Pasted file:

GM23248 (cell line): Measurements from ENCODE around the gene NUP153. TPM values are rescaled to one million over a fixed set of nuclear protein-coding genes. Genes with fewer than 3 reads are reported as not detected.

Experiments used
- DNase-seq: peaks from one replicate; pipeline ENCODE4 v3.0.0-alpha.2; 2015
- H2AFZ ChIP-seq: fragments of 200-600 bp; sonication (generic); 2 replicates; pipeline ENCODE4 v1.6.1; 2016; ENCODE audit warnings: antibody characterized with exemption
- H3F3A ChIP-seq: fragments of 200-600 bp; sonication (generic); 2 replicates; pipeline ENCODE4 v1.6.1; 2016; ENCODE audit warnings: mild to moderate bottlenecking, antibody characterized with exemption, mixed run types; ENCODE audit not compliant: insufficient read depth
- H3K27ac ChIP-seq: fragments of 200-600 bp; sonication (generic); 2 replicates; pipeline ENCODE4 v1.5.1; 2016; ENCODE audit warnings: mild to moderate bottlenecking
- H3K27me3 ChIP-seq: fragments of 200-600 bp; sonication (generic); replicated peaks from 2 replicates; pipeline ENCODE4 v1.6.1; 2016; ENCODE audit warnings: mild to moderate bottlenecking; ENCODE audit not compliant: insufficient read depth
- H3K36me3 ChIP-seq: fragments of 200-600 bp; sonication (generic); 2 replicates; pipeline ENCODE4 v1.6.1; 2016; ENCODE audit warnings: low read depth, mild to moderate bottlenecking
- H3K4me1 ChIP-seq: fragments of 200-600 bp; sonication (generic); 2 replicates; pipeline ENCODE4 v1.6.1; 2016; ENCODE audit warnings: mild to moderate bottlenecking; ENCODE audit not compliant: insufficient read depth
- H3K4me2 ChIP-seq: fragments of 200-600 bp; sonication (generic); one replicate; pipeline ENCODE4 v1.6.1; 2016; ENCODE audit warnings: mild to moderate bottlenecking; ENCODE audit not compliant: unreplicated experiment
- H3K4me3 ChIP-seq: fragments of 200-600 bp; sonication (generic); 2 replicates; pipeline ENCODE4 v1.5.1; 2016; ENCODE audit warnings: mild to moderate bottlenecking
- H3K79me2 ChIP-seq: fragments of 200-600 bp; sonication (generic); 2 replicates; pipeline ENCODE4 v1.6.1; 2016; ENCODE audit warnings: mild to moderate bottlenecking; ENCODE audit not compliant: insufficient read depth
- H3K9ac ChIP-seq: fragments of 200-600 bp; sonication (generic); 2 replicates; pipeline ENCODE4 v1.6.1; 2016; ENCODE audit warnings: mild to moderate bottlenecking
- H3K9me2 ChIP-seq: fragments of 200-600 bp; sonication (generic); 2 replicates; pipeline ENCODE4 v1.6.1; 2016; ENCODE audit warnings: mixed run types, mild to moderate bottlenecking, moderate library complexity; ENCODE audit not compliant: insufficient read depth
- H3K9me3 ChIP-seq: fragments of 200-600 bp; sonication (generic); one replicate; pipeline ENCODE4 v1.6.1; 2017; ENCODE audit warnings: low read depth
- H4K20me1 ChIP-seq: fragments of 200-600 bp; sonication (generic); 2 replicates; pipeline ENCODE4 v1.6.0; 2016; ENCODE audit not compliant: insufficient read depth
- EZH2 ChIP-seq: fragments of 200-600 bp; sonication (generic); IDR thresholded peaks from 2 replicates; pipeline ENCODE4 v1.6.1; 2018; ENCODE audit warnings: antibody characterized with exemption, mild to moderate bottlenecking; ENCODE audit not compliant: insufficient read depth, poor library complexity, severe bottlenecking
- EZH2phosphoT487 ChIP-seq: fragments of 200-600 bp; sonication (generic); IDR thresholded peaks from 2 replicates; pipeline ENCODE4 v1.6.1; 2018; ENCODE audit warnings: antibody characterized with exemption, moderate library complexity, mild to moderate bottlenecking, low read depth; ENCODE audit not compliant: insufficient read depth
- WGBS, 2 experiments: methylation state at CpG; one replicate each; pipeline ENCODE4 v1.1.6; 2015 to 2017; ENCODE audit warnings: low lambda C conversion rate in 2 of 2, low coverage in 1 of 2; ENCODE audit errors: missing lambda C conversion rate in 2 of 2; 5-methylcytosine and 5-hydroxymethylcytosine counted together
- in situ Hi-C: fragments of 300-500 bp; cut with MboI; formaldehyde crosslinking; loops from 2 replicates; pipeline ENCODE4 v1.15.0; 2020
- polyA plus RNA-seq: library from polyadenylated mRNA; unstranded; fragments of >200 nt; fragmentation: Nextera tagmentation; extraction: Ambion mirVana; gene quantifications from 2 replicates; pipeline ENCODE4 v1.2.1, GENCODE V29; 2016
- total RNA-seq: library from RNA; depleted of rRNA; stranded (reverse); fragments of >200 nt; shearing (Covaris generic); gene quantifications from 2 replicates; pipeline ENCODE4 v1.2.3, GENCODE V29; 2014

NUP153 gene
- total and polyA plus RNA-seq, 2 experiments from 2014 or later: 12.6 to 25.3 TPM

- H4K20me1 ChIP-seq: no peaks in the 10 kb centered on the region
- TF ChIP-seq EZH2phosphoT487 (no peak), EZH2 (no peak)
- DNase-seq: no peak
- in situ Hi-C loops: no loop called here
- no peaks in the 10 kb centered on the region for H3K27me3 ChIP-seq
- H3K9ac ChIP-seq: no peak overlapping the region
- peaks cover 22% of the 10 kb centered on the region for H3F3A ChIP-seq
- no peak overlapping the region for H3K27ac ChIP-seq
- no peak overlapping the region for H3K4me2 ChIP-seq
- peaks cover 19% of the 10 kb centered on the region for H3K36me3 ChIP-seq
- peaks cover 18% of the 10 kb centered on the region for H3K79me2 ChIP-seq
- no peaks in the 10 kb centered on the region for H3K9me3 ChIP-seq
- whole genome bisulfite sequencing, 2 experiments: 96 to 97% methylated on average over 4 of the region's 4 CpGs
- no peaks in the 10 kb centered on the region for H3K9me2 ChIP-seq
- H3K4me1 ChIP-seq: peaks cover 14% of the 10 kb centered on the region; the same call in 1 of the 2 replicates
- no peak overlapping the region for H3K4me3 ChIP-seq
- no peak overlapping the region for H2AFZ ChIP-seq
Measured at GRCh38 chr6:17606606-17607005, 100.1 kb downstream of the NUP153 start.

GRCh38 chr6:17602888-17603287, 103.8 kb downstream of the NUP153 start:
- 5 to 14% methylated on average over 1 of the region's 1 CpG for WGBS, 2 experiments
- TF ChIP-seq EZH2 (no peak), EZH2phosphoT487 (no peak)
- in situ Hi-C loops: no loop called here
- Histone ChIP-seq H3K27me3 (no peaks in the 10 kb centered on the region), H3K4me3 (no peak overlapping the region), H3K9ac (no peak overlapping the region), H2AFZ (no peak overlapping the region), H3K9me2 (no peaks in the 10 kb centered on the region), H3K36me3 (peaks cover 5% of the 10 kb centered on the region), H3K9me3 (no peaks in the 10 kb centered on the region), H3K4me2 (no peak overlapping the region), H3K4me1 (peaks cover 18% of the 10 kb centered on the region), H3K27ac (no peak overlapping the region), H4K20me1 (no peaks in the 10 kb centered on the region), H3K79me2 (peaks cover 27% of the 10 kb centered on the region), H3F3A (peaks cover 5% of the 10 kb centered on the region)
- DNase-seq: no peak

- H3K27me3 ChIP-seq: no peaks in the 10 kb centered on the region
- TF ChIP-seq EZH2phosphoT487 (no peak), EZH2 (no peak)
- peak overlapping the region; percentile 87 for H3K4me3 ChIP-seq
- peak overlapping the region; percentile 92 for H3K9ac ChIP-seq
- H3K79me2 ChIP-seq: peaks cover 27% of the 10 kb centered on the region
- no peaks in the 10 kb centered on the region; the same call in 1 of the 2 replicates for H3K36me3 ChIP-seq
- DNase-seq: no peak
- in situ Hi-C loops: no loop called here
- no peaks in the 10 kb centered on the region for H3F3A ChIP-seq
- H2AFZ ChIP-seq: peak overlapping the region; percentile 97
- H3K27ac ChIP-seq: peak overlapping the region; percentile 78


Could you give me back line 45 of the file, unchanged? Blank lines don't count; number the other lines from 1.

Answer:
- TF ChIP-seq EZH2 (no peak), EZH2phosphoT487 (no peak)